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Some Limits to Unfettered Access

June 08, 1990

Re Joseph Bell's May 5 column: "Time to Speak Out Against Censors" perpetuates the idea than an apparent jurisdictional dispute at Fullerton's Muckenthaler Cultural Center is a case of blatant censorship. The wisdom of removing the work in question, a photo of a nude John Lennon, on the basis of not conforming with the theme of the show may be open to question. It is not, however, censorship any more than is failure to publish every letter to the editor. The outrage expressed by photographer Annie Leibovitz and others may be understandable but hardly unbiased. Pressure to display a work is as objectionable as pressure to suppress it.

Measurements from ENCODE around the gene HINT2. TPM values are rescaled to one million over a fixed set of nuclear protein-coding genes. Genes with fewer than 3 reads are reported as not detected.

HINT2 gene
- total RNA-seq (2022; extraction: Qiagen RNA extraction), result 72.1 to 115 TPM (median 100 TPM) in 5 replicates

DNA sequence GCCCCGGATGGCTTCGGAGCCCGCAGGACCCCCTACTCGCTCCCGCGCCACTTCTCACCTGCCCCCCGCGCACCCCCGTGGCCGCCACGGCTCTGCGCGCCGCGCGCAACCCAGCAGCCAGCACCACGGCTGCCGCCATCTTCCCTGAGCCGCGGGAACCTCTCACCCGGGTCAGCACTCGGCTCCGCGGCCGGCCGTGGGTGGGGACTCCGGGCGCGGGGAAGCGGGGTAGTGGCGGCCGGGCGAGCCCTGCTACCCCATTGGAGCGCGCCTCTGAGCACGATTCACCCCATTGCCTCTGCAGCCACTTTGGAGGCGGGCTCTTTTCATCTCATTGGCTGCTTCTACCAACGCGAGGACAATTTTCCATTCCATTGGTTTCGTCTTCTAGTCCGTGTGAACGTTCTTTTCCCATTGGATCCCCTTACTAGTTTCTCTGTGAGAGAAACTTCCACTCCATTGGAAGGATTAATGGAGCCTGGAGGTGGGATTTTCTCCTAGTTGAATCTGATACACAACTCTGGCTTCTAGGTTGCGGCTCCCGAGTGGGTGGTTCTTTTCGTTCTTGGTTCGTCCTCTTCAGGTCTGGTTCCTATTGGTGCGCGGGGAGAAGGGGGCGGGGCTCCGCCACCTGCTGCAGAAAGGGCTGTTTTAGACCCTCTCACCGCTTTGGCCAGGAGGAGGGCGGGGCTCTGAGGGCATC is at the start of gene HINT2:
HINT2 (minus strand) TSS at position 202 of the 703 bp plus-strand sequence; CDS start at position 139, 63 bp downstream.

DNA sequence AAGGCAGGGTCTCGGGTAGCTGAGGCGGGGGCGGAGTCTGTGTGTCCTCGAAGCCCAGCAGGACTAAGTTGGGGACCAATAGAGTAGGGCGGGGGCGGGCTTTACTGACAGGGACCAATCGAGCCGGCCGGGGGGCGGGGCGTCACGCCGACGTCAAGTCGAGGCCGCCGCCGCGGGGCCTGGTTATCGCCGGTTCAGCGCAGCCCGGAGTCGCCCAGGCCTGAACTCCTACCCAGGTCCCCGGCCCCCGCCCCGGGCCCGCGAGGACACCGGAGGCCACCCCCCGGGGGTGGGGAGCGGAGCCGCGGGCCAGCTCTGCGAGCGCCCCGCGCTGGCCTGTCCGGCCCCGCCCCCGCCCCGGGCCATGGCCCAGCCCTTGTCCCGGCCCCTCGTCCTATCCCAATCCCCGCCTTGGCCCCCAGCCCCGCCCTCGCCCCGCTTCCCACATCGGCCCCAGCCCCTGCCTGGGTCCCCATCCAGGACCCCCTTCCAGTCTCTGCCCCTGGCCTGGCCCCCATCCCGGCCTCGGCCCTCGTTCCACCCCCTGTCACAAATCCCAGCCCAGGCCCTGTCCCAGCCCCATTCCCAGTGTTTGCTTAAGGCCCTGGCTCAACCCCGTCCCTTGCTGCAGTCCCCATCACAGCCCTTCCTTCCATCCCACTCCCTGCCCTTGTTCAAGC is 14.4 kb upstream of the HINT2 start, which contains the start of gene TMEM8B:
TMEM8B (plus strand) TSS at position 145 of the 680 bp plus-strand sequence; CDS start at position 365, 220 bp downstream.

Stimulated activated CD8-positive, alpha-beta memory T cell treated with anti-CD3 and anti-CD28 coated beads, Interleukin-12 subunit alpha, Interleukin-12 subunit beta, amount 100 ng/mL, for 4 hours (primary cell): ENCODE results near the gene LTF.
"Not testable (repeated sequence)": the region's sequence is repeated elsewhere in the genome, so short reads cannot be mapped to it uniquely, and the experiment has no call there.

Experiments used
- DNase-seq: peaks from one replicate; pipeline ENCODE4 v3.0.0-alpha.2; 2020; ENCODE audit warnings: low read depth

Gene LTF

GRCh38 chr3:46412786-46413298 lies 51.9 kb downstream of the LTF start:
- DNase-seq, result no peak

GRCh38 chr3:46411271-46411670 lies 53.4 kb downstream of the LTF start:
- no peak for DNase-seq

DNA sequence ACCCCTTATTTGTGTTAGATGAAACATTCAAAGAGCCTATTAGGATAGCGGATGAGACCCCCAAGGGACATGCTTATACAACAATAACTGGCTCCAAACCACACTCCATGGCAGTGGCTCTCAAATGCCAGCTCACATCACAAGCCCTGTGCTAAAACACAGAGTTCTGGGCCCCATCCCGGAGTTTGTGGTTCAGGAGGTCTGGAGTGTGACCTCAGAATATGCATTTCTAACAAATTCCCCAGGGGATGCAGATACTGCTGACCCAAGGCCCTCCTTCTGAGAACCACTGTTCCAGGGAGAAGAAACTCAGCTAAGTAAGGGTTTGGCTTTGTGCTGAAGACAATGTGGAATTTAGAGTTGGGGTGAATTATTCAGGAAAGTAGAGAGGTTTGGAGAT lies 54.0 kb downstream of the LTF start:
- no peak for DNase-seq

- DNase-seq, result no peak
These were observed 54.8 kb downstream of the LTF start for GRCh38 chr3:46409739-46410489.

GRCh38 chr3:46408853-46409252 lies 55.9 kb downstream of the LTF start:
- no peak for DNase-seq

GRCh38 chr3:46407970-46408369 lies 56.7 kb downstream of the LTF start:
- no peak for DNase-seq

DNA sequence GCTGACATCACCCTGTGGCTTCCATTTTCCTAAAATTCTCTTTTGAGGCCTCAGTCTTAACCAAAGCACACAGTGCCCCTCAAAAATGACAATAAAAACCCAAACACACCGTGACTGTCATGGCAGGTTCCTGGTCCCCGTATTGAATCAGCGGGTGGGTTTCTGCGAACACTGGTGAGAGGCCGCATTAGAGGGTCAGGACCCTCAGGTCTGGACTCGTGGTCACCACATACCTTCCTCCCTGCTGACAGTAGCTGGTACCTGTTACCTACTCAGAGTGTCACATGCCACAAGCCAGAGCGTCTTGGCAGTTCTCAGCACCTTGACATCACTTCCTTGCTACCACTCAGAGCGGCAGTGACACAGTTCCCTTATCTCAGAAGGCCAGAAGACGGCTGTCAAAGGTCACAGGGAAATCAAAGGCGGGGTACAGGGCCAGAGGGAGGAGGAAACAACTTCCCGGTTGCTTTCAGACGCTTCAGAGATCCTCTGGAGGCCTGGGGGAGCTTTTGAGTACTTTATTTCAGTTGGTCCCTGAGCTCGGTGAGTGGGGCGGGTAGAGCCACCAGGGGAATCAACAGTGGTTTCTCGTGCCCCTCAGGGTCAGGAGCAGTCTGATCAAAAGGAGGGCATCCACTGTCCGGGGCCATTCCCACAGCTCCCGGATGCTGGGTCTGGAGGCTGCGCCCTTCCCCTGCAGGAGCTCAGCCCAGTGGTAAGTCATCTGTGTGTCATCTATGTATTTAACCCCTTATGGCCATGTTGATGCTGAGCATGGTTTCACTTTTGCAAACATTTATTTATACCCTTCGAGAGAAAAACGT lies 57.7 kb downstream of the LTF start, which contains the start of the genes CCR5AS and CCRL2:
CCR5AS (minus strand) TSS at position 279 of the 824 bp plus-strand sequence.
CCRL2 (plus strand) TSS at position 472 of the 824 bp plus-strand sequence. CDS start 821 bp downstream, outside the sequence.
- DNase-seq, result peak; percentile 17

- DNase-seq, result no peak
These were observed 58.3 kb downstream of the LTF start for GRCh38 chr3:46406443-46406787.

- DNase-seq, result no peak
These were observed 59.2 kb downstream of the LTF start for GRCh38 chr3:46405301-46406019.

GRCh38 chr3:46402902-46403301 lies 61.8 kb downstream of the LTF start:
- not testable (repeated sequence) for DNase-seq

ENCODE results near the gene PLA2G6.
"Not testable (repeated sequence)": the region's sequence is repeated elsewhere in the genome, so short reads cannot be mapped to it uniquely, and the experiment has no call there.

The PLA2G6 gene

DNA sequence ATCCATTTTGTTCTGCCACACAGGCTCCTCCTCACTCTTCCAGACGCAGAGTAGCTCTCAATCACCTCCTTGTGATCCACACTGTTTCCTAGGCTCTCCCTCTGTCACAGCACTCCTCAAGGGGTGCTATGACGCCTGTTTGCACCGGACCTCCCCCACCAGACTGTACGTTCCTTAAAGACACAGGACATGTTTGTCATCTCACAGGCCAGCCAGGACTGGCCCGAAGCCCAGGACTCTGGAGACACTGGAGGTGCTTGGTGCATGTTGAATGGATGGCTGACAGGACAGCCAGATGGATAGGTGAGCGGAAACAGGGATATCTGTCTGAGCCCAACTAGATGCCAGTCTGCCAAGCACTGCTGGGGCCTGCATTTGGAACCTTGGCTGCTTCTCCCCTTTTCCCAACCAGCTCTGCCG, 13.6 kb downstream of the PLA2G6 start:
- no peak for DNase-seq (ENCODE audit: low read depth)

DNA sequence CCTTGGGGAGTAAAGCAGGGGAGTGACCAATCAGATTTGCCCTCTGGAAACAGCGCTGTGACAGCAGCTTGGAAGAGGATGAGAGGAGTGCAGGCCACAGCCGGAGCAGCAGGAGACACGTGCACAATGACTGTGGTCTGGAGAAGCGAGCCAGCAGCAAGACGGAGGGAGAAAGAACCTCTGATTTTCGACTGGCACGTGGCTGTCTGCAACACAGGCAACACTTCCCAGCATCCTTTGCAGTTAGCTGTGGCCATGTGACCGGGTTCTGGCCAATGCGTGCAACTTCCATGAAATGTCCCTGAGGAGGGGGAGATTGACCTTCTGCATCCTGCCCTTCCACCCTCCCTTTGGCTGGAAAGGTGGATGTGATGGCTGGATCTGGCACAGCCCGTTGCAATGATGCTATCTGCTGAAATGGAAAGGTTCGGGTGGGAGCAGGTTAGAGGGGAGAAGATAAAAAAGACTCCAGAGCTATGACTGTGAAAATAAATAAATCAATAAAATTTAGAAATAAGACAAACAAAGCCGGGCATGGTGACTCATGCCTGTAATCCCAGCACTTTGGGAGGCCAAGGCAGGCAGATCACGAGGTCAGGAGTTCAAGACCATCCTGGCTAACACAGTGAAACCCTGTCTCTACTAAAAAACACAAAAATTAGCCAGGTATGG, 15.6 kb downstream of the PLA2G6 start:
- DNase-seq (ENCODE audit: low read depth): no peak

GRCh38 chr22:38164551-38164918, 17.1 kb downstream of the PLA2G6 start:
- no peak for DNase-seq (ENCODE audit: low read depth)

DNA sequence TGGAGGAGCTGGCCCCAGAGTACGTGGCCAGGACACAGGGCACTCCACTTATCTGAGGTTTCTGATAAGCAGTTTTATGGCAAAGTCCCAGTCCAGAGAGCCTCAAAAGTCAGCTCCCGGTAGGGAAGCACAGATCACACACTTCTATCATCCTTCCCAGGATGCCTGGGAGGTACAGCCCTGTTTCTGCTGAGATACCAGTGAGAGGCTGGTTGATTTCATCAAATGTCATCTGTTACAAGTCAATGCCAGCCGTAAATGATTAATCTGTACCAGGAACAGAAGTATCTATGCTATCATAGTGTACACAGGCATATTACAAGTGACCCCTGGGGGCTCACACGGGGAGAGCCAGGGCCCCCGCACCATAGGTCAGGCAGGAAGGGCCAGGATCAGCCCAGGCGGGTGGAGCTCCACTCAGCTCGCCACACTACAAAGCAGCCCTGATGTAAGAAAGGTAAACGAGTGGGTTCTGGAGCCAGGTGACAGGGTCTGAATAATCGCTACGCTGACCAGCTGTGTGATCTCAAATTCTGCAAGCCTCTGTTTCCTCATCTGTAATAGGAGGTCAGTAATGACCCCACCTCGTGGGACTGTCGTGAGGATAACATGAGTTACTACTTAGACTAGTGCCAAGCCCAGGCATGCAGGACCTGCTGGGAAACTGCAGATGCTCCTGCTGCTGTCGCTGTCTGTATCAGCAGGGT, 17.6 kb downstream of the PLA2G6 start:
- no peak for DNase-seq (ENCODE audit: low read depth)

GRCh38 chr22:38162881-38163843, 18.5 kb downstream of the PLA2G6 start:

We should vigorously oppose any form of censorship: the denial of our right to freely express ourselves and make our own decisions on what to read, see or hear. But maintaining that right does not confer unfettered access to every forum of expression. The recent Contemporary Arts Center fracas in Cincinnati (also referred to in Bell's column) was censorship. The one in Fullerton was not. Elevating every controversy over suitability into a charge of censorship seems like a poor way to defend freedom.

GORDON W. NEAL,

Huntington Beach

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